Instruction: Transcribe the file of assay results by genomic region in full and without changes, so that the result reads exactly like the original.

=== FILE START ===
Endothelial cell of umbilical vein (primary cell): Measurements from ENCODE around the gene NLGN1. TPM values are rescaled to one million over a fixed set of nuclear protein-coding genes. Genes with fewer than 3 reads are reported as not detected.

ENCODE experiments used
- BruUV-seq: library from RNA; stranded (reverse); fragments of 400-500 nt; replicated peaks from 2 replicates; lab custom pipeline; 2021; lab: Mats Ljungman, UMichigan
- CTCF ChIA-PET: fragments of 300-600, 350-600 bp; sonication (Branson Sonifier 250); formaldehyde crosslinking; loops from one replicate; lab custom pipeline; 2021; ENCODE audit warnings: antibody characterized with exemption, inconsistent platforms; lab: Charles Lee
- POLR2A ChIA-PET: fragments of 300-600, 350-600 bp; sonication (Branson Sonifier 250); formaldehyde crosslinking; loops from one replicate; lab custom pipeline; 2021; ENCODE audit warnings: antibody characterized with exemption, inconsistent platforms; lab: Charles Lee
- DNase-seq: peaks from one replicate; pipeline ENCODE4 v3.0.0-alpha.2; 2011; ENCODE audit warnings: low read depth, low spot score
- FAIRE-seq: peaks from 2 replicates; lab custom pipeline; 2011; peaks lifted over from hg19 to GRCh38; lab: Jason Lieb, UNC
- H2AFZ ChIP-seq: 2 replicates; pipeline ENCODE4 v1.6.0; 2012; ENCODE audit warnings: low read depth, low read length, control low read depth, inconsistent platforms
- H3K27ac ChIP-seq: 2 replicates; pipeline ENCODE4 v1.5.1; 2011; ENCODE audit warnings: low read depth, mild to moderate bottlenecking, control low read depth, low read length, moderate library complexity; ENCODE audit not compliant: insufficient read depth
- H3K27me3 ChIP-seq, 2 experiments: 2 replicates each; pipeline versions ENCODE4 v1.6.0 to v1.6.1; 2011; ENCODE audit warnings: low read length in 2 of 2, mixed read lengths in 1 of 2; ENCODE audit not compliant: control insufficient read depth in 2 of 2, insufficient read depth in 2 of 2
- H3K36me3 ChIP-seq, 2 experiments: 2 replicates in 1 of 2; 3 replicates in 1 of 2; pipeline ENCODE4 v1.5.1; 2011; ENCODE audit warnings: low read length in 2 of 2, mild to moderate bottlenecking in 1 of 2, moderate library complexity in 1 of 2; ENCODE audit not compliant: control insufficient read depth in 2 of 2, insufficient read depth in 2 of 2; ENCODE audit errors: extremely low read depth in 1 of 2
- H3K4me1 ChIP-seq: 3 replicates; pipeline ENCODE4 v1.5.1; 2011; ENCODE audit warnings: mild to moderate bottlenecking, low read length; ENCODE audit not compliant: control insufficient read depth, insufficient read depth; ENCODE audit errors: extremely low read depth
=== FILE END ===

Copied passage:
Endothelial cell of umbilical vein (primary cell): Measurements from ENCODE around the gene NLGN1. TPM values are rescaled to one million over a fixed set of nuclear protein-coding genes. Genes with fewer than 3 reads are reported as not detected.

ENCODE experiments used
- BruUV-seq: library from RNA; stranded (reverse); fragments of 400-500 nt; replicated peaks from 2 replicates; lab custom pipeline; 2021; lab: Mats Ljungman, UMichigan
- CTCF ChIA-PET: fragments of 300-600, 350-600 bp; sonication (Branson Sonifier 250); formaldehyde crosslinking; loops from one replicate; lab custom pipeline; 2021; ENCODE audit warnings: antibody characterized with exemption, inconsistent platforms; lab: Charles Lee
- POLR2A ChIA-PET: fragments of 300-600, 350-600 bp; sonication (Branson Sonifier 250); formaldehyde crosslinking; loops from one replicate; lab custom pipeline; 2021; ENCODE audit warnings: antibody characterized with exemption, inconsistent platforms; lab: Charles Lee
- DNase-seq: peaks from one replicate; pipeline ENCODE4 v3.0.0-alpha.2; 2011; ENCODE audit warnings: low read depth, low spot score
- FAIRE-seq: peaks from 2 replicates; lab custom pipeline; 2011; peaks lifted over from hg19 to GRCh38; lab: Jason Lieb, UNC
- H2AFZ ChIP-seq: 2 replicates; pipeline ENCODE4 v1.6.0; 2012; ENCODE audit warnings: low read depth, low read length, control low read depth, inconsistent platforms
- H3K27ac ChIP-seq: 2 replicates; pipeline ENCODE4 v1.5.1; 2011; ENCODE audit warnings: low read depth, mild to moderate bottlenecking, control low read depth, low read length, moderate library complexity; ENCODE audit not compliant: insufficient read depth
- H3K27me3 ChIP-seq, 2 experiments: 2 replicates each; pipeline versions ENCODE4 v1.6.0 to v1.6.1; 2011; ENCODE audit warnings: low read length in 2 of 2, mixed read lengths in 1 of 2; ENCODE audit not compliant: control insufficient read depth in 2 of 2, insufficient read depth in 2 of 2
- H3K36me3 ChIP-seq, 2 experiments: 2 replicates in 1 of 2; 3 replicates in 1 of 2; pipeline ENCODE4 v1.5.1; 2011; ENCODE audit warnings: low read length in 2 of 2, mild to moderate bottlenecking in 1 of 2, moderate library complexity in 1 of 2; ENCODE audit not compliant: control insufficient read depth in 2 of 2, insufficient read depth in 2 of 2; ENCODE audit errors: extremely low read depth in 1 of 2
- H3K4me1 ChIP-seq: 3 replicates; pipeline ENCODE4 v1.5.1; 2011; ENCODE audit warnings: mild to moderate bottlenecking, low read length; ENCODE audit not compliant: control insufficient read depth, insufficient read depth; ENCODE audit errors: extremely low read depth